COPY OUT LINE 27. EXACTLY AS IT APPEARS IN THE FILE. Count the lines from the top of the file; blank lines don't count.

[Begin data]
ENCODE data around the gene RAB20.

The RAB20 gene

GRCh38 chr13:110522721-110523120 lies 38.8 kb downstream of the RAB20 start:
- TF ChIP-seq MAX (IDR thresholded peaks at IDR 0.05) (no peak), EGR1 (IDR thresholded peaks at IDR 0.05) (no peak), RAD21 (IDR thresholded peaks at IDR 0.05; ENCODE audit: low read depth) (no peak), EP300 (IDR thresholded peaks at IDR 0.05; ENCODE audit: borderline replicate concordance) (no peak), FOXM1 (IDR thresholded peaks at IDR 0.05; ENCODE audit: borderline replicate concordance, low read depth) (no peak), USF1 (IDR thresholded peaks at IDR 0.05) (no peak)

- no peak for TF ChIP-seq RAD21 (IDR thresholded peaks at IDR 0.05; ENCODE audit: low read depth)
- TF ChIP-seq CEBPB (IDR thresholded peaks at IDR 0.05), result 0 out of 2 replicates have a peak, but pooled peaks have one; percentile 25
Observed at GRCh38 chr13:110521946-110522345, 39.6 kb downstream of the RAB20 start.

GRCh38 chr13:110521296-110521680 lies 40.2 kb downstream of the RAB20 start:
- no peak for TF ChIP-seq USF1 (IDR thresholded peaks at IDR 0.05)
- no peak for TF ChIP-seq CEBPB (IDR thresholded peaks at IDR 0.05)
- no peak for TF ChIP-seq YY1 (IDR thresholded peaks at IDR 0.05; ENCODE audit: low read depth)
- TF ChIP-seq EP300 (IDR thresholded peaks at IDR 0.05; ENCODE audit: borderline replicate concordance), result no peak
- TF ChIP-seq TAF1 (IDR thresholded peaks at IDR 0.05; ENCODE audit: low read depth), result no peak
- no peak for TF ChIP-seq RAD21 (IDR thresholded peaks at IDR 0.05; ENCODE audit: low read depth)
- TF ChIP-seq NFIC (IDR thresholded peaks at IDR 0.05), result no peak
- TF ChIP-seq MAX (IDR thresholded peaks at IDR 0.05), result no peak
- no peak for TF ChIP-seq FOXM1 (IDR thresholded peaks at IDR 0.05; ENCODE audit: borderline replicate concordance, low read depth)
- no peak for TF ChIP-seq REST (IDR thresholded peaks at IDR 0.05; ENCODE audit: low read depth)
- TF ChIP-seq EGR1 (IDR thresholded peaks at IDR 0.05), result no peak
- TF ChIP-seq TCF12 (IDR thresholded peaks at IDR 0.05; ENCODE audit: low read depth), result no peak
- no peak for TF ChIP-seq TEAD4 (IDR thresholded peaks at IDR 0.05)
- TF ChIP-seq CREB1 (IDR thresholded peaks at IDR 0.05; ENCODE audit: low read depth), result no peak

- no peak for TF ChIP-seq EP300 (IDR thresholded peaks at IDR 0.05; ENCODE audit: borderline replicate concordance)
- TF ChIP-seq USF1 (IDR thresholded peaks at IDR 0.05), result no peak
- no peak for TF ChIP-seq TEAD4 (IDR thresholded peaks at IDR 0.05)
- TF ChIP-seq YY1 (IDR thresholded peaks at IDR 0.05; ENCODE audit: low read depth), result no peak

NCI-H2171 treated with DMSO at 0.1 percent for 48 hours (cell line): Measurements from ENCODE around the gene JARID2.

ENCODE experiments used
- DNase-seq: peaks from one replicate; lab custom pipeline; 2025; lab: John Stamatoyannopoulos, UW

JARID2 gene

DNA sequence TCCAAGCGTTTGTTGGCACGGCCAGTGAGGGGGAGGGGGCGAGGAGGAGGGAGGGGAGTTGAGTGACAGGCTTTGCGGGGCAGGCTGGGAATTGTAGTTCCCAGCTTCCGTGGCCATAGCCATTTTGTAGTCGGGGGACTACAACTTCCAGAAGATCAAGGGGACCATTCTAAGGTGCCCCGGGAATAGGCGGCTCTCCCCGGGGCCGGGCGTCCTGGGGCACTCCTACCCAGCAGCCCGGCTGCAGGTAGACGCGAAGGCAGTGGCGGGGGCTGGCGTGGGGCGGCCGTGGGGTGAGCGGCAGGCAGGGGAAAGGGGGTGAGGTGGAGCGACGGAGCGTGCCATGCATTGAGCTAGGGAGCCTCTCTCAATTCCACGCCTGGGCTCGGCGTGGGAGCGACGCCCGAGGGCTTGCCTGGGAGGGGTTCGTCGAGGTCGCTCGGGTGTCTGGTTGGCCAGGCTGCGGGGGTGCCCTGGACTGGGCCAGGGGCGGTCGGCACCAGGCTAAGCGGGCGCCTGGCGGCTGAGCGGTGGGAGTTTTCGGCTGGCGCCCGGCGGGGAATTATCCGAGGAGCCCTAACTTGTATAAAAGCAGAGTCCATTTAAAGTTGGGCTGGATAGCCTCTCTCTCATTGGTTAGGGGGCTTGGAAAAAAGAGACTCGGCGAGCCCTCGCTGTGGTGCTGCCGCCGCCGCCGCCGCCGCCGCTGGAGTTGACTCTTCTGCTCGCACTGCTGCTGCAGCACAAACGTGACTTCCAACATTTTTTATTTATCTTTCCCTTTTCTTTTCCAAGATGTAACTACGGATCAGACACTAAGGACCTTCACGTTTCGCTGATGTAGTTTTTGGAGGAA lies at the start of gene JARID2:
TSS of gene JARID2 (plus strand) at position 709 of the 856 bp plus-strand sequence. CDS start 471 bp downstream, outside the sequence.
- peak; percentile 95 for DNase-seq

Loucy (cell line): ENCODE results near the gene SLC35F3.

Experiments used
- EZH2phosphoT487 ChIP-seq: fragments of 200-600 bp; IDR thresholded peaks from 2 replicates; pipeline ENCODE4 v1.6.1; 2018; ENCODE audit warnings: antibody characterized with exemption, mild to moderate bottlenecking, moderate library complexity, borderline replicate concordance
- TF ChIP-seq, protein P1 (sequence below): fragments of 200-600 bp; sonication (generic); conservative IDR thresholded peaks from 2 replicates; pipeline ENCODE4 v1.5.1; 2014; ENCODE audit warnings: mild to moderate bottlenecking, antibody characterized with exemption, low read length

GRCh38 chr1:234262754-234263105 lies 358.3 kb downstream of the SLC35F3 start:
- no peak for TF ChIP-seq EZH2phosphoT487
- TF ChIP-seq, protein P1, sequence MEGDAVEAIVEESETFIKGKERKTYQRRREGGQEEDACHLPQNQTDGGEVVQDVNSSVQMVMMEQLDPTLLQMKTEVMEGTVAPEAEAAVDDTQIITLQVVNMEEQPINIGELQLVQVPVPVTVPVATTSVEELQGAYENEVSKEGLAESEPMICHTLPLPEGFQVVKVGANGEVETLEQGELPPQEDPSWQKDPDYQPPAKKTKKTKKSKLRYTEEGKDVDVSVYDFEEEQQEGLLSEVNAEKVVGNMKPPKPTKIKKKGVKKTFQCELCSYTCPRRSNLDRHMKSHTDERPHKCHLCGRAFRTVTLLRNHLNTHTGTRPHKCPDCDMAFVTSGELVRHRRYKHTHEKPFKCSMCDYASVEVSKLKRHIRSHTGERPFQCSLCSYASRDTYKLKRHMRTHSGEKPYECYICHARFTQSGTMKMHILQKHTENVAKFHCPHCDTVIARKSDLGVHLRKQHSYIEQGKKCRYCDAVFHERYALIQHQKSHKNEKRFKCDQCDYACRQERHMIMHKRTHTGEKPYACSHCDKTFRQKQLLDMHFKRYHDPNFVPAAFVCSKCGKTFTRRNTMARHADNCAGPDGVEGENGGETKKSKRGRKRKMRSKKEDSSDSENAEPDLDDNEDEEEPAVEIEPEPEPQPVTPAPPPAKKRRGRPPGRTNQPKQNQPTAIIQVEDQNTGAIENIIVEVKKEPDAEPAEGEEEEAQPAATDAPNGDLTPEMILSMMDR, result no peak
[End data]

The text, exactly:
NCI-H2171 treated with DMSO at 0.1 percent for 48 hours (cell line): Measurements from ENCODE around the gene JARID2.